Lest this essay be accused of reducing all cultural phenomena to the realm of style, let me make it clear that, in this definition, style is only that which alludes to something else (even though this something else may only be itself) and style is not always a matter of choice (though in Newsweek it might appear so). Is it not only in this way, by allowing for a wide ranging definition of style, that we can recognize such deeply culturally embedded styles as heterosexual style and such anti-styles as minimalist style even though the former is often identified with an essential origin and the latter identified with a conscious attempt to strip style away?
Within this admittedly large definition of style there can be differentiated at least two modes in which style acts or performs. As defined in the paragraph above, style is that which both identifies and is a mode of self-identification. Style therefore presents itself to be analyzed through dialectic. Within this dialectic­­the movement from being wholly identified by the style one inhabits to the act of fully choosing or creating the style one presents­­there are to be found both instances of opposition to dominant or interpellative cultural practices and instances of wholesale capitulation to hegemonic cultural practices.
The recognition of these polar moments of style and the emphasis of one pole over and against that of another is the way in which many contemporary theorists have gone about theorizing style. Such authors as Michel Foucault, Michael Hebdige, and Jo Spence have chosen, if not exactly to privilege (as they feel that, more often than not, style chooses a person rather than that a person chooses a style), to emphasize the possibility that style can be a means of self-identification or self-creation which might place itself in opposition to, or even apart from, hegemonic cultural practices. On the other hand, such authors as Guy Debord, Louis Althusser and Stuart Ewen have gone so far in their emphasis of the opposite pole as to deny any such political power of style, recognizing that the only thing which style can signify is the apparent progress of itself in its meaningless flux. Both of these perspectives on style have their strong and weak points. However, taken together as dialectic, they can serve as a tool which aids in understanding the functioning of style in Newsweek magazine. By examining how the magazine plays the spectrum between these two conceptions, first allowing the reader to see style as empowering and then (or simultaneously) dictating a style in line with dominant cultural practices, something may be said about the relationship between Newsweek and its reader in terms of its style reporting. This project will be aided by a cursory examination of the two basic perspectives on style (style as liberationary and style as alienating) gained from a very brief summary of three representative positions: those of Stuart Ewen, Michel Foucault and Dick Hebdige.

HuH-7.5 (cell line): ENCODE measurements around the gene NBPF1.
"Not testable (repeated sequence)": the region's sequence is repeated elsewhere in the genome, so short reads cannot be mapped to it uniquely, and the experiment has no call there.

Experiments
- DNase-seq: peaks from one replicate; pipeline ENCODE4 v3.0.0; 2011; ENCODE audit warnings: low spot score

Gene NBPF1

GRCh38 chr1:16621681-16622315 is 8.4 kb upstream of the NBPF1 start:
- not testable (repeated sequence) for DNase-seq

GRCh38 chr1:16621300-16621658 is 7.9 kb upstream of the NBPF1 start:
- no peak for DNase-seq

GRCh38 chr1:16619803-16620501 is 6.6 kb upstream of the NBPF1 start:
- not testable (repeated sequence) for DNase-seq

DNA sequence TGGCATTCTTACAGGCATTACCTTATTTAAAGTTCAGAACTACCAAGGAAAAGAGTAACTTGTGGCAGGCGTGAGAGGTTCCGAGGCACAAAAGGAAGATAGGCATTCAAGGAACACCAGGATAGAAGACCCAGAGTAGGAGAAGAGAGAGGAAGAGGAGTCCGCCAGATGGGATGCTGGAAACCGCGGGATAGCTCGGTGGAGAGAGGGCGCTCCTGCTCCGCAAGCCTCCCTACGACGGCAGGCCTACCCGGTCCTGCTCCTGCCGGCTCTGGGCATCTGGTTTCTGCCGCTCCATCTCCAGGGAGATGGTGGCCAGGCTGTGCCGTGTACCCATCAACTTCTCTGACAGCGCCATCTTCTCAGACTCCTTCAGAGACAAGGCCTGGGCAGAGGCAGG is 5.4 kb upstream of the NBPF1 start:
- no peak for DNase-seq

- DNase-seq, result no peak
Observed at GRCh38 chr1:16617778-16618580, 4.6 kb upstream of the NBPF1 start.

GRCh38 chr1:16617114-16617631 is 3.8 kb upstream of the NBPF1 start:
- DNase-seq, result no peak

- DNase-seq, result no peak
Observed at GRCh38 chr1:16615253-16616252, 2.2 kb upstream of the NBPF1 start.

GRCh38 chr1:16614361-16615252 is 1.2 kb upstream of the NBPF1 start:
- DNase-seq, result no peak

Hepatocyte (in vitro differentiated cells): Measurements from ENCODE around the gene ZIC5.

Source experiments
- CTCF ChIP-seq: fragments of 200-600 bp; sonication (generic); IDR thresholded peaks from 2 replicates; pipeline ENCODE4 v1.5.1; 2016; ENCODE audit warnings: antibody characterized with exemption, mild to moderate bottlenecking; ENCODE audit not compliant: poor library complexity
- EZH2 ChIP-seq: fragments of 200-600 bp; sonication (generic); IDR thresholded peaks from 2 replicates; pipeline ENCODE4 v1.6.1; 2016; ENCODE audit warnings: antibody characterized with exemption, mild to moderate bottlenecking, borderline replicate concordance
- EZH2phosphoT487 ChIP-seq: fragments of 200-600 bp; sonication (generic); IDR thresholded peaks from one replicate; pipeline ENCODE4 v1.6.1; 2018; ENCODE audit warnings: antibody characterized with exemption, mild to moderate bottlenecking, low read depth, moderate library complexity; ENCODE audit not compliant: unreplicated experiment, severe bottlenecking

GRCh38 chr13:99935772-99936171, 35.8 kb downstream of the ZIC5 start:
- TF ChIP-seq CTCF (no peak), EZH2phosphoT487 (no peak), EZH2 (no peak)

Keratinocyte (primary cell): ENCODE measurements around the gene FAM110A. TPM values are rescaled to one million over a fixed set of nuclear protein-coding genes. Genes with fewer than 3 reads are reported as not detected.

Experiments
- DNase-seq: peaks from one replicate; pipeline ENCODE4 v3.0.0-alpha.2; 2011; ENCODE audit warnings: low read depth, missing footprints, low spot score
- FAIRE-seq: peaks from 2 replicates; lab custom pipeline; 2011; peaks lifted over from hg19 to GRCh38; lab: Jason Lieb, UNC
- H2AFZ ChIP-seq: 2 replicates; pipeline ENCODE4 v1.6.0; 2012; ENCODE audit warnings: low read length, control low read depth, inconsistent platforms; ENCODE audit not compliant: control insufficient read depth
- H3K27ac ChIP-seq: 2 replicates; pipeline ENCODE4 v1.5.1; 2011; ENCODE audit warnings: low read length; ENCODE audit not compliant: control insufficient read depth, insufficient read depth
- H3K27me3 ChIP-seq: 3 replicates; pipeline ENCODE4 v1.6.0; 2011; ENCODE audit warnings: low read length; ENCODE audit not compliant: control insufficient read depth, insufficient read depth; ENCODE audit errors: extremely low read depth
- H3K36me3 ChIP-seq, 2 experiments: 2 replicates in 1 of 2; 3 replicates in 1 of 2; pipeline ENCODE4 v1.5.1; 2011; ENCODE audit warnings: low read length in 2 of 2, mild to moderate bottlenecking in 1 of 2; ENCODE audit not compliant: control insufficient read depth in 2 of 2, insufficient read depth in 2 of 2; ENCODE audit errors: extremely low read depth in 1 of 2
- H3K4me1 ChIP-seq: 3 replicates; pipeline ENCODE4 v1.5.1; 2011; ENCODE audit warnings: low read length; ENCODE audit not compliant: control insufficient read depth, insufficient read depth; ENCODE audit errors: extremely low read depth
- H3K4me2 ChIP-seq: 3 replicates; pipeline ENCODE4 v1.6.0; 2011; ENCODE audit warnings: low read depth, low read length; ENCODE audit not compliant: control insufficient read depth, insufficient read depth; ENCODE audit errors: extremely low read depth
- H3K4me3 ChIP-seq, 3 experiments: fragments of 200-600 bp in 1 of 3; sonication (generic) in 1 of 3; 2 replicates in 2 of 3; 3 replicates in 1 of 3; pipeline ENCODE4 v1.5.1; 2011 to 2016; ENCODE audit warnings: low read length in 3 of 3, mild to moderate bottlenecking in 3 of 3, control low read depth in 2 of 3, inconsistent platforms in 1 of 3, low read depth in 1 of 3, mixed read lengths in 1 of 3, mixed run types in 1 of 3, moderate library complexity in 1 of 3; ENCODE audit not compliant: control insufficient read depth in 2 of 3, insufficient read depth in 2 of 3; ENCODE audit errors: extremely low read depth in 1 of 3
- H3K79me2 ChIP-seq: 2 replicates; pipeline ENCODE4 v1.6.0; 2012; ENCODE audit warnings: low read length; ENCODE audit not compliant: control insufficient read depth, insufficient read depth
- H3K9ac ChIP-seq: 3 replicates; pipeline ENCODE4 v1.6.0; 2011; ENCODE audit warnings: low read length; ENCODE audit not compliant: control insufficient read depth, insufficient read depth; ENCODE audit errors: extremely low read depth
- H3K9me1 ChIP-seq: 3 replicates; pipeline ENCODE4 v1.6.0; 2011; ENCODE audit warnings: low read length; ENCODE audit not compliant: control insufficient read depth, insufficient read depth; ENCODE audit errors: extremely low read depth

Published in 1979, Dick Hebdige's book Subculture: the Meaning of Style, can be read as a eulogy for the explosion and subsequent speedy demise of the British punk movement. However, the book is also an exercise in how to read culture at the level of style, particularly as style is seen to illuminate the relationship between culture and subculture. This relationship between culture and subculture is a crucial one for this essay and it will be referred to extensively in this paper's treatment of Newsweek. Hebdige begins his analysis of the culture/subculture relationship with Stuart Hall's definition of culture as "that level of experience in which social groups develop distinct patterns of life and give expressive form to their social and material experience" (80). From this starting point, Hebdige attempts a reading of the 'expressive forms' created by a succession of British post-World War II subcultural youth movements in order to determine what "meaning" or "meanings" these forms signified.
Why does Hebdige want to read these subcultures and what does he expect to demonstrate with this study? In the introduction to the book he says that he is interested in the "status and meaning of revolt, the idea of style as a form of refusal, the elevation of crime into art" (2). By examining the 'signifying items,' the style or expressive forms of subordinate groups, he believes that the tensions between dominant and subordinate groups can be seen. Hebdige is thus involved with the issue of class, not at the level of economics, though economics may, in the last instance, play the dominant part in creating these tensions, but at the level of the material production and re-production of the commodity of style. He is interested in these tensions where they 'appear' as expressive forms and he thinks that these forms or styles can be made intelligible by recreating the dialectic which engenders them.
Hebdige borrows heavily from Althusser and his theory of ideology and Gramsci's theory of cultural hegemony in order to explain the dialectic by which subcultures function. In this conception, subordinate groups are seen as contained and framed by an ideology which encompasses both the subordinate culture and the dominant culture (16). Within 'ideology' exists a struggle between ideologies; the subculture attacks or refuses the dominant culture, the dominant culture assimilates the subculture, a new subculture arises, and the pattern repeats itself.